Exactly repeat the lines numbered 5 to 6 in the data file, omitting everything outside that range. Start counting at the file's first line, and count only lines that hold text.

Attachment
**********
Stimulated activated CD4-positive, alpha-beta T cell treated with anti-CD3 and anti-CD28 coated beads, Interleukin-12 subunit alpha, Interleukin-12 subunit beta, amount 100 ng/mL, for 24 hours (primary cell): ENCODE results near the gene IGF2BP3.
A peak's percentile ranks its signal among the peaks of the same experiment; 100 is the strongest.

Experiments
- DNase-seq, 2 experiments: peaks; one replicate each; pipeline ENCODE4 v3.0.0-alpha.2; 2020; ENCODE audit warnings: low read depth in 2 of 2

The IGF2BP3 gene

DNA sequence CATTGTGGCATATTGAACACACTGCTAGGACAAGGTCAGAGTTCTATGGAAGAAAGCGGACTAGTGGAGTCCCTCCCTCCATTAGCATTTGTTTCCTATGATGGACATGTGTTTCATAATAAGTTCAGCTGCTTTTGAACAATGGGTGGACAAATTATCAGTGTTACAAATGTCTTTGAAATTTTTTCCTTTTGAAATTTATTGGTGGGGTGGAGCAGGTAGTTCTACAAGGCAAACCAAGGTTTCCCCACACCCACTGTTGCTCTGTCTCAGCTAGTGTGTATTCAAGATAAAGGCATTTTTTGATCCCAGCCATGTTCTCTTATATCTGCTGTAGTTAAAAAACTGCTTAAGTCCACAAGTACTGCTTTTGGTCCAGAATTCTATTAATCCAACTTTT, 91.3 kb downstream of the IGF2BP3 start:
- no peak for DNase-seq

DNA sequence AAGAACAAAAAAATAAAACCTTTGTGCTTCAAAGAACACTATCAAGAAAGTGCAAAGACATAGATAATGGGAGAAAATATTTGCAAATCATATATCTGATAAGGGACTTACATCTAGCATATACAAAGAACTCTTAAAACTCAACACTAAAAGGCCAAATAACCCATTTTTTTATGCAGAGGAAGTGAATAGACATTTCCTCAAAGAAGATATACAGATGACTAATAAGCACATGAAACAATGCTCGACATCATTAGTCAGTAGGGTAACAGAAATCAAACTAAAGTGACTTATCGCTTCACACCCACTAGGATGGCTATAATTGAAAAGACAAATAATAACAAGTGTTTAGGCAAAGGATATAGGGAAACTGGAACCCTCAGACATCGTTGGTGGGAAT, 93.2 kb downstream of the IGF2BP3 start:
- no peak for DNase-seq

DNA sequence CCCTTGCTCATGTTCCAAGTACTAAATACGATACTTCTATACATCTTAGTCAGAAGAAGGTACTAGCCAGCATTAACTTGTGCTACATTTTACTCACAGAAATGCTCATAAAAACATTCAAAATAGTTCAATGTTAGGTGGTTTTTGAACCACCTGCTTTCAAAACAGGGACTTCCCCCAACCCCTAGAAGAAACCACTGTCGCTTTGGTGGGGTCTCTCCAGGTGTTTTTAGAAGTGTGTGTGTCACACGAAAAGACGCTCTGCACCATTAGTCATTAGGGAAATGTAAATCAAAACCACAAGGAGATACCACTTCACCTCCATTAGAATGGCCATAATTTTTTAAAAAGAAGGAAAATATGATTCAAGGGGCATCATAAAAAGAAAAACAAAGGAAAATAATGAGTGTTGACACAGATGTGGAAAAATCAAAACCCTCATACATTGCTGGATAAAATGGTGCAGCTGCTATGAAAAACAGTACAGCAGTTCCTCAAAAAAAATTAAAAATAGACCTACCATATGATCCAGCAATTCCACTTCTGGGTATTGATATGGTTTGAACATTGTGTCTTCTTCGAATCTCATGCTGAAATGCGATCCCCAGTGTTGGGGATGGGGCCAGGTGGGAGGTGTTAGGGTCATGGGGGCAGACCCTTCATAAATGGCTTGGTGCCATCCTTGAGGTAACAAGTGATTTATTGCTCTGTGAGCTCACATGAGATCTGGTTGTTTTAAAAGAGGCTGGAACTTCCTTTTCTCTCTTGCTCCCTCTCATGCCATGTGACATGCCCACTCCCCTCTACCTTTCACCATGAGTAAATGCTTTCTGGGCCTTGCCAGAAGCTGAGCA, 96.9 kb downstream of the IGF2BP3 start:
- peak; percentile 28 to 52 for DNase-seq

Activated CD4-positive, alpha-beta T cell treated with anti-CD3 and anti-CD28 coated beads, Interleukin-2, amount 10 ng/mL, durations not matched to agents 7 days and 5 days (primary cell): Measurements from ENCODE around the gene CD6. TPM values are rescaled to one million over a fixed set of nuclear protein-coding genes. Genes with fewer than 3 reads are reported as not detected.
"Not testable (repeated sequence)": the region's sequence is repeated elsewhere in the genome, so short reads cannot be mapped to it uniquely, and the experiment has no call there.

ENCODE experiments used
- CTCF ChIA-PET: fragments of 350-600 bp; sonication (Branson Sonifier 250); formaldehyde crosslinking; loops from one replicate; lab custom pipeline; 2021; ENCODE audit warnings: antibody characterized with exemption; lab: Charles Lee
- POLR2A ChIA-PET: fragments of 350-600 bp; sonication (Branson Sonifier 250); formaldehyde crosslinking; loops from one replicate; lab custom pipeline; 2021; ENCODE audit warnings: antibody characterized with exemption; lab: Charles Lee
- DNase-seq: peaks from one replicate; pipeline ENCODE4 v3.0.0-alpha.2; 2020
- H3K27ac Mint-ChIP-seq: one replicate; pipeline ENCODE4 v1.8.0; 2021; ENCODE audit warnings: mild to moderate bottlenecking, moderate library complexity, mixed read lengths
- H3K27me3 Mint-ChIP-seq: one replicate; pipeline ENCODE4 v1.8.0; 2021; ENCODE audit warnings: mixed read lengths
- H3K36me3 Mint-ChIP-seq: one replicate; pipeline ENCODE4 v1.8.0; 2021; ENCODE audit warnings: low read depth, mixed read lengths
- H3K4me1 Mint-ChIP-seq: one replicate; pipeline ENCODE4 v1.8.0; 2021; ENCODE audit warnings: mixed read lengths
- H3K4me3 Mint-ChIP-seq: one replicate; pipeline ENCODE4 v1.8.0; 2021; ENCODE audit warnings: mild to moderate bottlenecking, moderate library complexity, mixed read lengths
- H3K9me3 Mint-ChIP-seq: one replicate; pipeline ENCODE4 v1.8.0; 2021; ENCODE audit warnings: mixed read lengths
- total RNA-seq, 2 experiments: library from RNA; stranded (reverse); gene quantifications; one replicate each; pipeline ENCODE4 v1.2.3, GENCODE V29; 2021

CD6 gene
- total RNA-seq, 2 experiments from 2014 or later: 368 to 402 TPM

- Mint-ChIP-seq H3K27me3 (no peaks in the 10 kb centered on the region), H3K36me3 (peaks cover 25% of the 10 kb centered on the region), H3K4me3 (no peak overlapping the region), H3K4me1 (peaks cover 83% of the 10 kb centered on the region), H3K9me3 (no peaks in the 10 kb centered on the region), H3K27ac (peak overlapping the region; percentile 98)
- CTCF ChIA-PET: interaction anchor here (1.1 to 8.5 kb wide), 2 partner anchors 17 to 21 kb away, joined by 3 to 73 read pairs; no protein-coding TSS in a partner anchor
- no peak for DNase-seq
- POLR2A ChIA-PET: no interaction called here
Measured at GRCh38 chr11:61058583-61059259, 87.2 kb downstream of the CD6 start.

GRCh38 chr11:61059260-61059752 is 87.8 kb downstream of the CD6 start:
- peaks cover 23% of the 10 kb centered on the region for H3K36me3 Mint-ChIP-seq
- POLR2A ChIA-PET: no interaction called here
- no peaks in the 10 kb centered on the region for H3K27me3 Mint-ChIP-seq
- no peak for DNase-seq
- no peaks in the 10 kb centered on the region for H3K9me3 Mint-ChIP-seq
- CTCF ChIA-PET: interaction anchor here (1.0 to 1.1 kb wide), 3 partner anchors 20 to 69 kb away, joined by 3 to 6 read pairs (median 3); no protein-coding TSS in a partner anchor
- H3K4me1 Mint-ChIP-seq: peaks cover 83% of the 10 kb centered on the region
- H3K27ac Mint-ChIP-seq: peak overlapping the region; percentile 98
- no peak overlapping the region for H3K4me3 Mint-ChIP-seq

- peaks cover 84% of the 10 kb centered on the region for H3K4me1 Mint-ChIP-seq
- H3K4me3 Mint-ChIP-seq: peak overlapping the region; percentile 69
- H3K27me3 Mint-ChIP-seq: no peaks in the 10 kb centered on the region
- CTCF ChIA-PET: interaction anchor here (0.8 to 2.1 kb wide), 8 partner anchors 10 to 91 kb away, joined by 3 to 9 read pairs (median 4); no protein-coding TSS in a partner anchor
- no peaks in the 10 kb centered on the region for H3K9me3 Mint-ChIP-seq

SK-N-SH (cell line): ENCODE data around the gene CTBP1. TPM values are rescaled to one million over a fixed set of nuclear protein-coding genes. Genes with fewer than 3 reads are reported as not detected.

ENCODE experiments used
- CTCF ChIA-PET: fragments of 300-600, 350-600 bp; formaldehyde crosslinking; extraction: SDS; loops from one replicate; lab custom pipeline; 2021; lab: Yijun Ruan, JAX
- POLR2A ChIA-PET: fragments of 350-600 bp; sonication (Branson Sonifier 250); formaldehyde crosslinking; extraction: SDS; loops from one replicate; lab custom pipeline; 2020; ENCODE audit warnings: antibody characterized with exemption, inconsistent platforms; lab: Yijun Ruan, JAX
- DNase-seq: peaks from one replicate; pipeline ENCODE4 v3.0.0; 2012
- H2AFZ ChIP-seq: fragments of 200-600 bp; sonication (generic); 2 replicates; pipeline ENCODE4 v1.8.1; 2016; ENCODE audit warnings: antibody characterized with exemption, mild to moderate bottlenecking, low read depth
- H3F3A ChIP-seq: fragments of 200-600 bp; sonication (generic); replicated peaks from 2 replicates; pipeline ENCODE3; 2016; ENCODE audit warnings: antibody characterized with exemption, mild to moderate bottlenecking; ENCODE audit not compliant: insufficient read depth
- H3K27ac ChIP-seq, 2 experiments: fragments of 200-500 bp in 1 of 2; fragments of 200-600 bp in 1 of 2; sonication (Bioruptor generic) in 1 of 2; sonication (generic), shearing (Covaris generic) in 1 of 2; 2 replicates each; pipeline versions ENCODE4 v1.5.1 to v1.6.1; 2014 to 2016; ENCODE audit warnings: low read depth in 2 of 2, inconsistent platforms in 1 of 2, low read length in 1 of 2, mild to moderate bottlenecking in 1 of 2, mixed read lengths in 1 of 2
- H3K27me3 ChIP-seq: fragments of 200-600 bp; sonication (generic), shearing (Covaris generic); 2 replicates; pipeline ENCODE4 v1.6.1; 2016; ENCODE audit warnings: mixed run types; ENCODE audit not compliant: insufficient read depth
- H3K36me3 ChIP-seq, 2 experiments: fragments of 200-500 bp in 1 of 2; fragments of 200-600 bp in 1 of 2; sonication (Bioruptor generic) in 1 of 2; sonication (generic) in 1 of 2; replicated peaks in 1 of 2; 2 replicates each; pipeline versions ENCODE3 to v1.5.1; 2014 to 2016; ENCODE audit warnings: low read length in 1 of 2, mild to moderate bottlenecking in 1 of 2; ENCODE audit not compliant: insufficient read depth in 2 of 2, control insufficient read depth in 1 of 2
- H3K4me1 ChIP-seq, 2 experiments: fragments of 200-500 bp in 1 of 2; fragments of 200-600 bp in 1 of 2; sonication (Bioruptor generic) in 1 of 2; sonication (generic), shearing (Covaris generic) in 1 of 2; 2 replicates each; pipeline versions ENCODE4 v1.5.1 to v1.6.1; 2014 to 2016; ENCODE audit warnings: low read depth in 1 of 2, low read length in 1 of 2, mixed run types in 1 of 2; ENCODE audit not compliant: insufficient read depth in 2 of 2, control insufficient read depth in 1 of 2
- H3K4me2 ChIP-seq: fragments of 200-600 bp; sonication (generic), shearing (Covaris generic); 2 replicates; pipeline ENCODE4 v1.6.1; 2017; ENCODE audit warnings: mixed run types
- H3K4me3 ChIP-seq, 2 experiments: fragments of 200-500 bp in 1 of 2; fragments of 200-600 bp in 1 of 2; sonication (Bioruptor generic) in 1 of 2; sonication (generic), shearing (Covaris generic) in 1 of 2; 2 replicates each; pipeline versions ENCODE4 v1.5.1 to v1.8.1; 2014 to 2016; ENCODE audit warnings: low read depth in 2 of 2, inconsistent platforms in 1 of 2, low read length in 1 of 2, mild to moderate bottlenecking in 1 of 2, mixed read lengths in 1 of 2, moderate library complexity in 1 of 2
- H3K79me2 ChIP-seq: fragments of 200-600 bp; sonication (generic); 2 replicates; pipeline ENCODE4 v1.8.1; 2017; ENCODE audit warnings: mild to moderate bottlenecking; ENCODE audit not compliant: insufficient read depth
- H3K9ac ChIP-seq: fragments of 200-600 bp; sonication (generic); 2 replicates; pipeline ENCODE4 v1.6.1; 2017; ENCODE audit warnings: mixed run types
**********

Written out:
The IGF2BP3 gene

DNA sequence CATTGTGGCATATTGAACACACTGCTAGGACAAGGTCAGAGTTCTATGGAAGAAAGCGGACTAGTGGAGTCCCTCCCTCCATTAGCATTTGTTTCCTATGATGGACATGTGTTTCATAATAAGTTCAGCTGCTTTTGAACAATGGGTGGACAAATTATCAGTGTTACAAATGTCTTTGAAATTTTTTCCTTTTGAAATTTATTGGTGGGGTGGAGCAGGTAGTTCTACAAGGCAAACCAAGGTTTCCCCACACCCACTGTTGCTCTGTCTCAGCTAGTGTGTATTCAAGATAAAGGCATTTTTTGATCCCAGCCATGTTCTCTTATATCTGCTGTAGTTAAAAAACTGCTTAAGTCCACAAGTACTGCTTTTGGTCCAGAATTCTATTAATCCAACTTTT, 91.3 kb downstream of the IGF2BP3 start: